Carbon Monoxide Can Harm The Unsuspecting

After several warehouse workers were hospitalized for symptoms resulting from
carbon monoxide poisoning a hazard alerts was published by the Canadian
government. Propane-powered forklift trucks were reportedly the source of their
carbon monoxide exposure. The warehouse relied on open doors as its only source
of ventilation. There was no mechanical ventilation.

In another incident on board a vessel a crewmember felt dizzy during the night
and got up to open the windows into the galley. The next day, he found that the
other crewmember, who had been sleeping in the bow area, had died. The ship's
engine, located under the floor of the cabin, had a leak in its exhaust system,
which allowed carbon monoxide to seep through to where the crewmembers slept.

Therefore alerts to the public have been issued, stressing the importance of
safety measures such as gas detection and mechanical ventilation to reduce the
risk of carbon monoxide exposure.

Carbon monoxide (CO) is generated by gasoline and propane powered engines. The
fact that it is odourless, colourless and tasteless can make it difficult for
people to realize they have been exposed to the gas. The effects of exposure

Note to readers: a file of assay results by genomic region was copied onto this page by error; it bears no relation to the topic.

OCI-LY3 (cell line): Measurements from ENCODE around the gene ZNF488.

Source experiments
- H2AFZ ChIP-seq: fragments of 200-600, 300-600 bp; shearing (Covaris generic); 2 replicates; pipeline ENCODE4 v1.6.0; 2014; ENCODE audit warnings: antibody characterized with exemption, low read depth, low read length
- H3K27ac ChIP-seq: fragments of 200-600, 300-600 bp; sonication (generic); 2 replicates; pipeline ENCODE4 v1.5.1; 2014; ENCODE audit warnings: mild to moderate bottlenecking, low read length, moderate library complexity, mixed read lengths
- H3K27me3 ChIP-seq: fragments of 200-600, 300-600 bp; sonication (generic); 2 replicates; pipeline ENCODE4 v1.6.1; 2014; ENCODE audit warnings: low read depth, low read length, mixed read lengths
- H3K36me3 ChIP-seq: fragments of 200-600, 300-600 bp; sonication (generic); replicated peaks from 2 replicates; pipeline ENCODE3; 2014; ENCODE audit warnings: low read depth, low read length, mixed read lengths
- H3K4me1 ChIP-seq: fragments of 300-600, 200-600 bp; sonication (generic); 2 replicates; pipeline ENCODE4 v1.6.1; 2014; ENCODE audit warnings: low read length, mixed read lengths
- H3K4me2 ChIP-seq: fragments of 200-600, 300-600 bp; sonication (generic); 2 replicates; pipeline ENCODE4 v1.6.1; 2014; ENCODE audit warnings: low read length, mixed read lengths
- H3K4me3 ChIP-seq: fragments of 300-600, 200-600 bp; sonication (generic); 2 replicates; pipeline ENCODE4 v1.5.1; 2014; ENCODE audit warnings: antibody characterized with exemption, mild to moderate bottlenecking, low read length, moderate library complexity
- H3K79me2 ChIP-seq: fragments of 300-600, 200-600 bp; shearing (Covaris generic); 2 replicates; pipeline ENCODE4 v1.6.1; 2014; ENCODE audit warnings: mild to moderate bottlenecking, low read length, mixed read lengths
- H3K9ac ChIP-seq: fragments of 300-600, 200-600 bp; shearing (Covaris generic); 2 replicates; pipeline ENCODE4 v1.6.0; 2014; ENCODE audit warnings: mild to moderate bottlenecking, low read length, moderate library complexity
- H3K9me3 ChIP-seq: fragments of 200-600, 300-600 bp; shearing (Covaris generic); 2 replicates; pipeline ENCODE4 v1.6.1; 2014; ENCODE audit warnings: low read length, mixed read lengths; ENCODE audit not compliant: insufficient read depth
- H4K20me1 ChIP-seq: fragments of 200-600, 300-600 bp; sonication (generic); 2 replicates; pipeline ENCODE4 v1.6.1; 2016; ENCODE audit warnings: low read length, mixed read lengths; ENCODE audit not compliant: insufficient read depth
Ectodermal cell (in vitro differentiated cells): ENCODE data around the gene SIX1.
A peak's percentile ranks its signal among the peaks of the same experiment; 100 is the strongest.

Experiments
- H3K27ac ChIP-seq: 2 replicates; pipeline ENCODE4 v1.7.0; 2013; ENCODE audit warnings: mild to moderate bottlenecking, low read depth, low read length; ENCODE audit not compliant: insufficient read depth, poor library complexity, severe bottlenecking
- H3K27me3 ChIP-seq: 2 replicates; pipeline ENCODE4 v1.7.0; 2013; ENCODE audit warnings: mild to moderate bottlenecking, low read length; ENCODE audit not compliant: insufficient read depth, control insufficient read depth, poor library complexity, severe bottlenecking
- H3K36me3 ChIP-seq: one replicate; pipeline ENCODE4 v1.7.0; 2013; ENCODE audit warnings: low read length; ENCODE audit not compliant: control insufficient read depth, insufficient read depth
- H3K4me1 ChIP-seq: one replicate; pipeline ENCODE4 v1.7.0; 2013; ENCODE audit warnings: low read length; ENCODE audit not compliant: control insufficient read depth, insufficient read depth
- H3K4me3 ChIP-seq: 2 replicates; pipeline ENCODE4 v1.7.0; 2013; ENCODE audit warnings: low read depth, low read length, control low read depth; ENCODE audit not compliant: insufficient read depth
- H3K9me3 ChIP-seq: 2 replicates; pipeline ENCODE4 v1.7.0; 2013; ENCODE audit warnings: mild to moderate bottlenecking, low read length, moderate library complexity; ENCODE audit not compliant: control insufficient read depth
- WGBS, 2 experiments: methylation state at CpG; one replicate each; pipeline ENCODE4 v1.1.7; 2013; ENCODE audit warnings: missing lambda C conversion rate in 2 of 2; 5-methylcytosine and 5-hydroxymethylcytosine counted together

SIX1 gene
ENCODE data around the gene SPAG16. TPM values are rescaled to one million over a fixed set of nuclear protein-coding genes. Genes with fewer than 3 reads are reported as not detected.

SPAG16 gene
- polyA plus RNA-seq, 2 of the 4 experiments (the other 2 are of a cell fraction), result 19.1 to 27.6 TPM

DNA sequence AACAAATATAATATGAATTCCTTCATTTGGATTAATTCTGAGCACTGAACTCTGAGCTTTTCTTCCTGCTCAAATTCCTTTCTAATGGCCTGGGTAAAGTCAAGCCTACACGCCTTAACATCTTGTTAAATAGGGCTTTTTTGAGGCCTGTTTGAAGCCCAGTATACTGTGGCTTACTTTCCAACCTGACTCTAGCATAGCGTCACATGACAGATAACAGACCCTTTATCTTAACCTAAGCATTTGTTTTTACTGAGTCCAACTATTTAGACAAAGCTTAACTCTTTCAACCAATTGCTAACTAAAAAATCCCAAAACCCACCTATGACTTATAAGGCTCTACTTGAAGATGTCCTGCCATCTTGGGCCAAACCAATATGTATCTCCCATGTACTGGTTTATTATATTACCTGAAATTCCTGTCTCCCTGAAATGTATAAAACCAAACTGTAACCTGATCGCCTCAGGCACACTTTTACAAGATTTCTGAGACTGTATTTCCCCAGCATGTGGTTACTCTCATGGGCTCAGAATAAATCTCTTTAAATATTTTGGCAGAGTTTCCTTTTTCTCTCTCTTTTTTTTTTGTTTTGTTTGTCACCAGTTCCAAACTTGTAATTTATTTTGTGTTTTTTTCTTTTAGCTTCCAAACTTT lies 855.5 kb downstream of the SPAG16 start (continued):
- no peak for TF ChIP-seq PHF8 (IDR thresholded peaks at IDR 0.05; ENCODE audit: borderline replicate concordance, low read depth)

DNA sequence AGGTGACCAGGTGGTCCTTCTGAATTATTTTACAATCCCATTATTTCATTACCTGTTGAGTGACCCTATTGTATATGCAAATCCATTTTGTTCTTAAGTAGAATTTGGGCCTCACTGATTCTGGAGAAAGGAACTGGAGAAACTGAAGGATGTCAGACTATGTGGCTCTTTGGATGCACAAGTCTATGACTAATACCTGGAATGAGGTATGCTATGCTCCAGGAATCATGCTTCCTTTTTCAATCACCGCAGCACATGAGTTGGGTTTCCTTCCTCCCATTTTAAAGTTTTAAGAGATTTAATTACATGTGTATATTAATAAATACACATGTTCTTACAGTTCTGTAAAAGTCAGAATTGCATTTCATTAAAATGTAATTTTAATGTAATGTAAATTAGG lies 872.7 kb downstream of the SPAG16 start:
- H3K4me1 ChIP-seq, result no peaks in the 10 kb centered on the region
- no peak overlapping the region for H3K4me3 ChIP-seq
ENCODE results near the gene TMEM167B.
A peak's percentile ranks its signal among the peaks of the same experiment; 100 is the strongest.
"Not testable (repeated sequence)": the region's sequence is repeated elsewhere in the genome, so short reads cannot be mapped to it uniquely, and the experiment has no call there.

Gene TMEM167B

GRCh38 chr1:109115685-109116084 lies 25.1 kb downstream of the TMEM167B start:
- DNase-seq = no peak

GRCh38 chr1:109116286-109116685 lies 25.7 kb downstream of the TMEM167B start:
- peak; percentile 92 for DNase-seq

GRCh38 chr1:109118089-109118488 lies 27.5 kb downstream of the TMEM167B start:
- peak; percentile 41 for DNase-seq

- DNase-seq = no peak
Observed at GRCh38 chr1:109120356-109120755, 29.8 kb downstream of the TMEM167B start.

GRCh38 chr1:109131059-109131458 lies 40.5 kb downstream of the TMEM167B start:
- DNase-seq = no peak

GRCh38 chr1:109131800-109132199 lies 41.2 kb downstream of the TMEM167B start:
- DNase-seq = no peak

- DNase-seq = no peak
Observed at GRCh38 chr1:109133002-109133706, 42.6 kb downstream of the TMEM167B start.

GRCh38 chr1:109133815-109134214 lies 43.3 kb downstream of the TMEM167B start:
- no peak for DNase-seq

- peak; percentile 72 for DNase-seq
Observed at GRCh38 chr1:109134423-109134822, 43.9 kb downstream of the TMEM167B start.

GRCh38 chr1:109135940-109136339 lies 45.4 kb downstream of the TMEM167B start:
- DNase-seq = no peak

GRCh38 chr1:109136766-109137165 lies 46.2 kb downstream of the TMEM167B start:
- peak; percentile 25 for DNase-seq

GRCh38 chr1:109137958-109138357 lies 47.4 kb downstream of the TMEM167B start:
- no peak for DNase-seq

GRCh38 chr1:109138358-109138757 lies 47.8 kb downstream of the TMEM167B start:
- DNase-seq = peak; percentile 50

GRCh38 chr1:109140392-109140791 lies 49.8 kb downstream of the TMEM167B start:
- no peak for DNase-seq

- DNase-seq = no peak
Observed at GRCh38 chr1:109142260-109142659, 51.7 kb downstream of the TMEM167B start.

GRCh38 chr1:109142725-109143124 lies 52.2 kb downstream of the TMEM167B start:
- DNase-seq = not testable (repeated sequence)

can range from mild to severe headaches (50 ppm to over 200 ppm); nausea,
vomiting, dizziness, fainting and drowsiness (above 400 ppm); increased
heartbeat, irregular heartbeat (above 1200 ppm); loss of consciousness and
death (above 2000 ppm). At concentrations greater than 5000 ppm, death may
occur in minutes. These symptoms are usually seen sooner or at lower
concentrations of carbon monoxide if there is a heavy workload (increased
breathing rate and increased blood flow).

The Canadian Government of Newfoundland and Labrador recommends that in work
areas such as warehouses, employers should consider using alternatives to
internal combustion engines inside where possible. Where forklifts and other
equipment with internal combustion engines are run inside, the facilities
should have a mechanical ventilation system installed and maintained to control
the levels of exhaust gas to an acceptable level. In addition, where propane
powered forklifts are used inside a building, regular engine tuning and
emission testing should be a part of the equipment's routine maintenance. The
carbon monoxide emissions should be within the maximum levels recommended under
manufacturers' standards. Employers should install carbon monoxide monitors t
hroughout the work area, including adjacent office areas. It is very important
that these CO monitors be maintained as recommended by the manufacturer.
Workers should be educated on the dangers of carbon monoxide and how to
recognize signs of poisoning.

On a sea vessel, a marine grade carbon monoxide detector should be installed.
The Workers' Compensation Board of B.C. recommends configuring the engine
exhaust system and sealing engine compartments to ensure exhaust gases cannot
enter crew spaces. The system should be regularly inspected and maintained. All
crew spaces should have an adequate supply of fresh air.

Further Information:

AplusA-online.de - Source: Canadian Centre for Occupational Health and Safety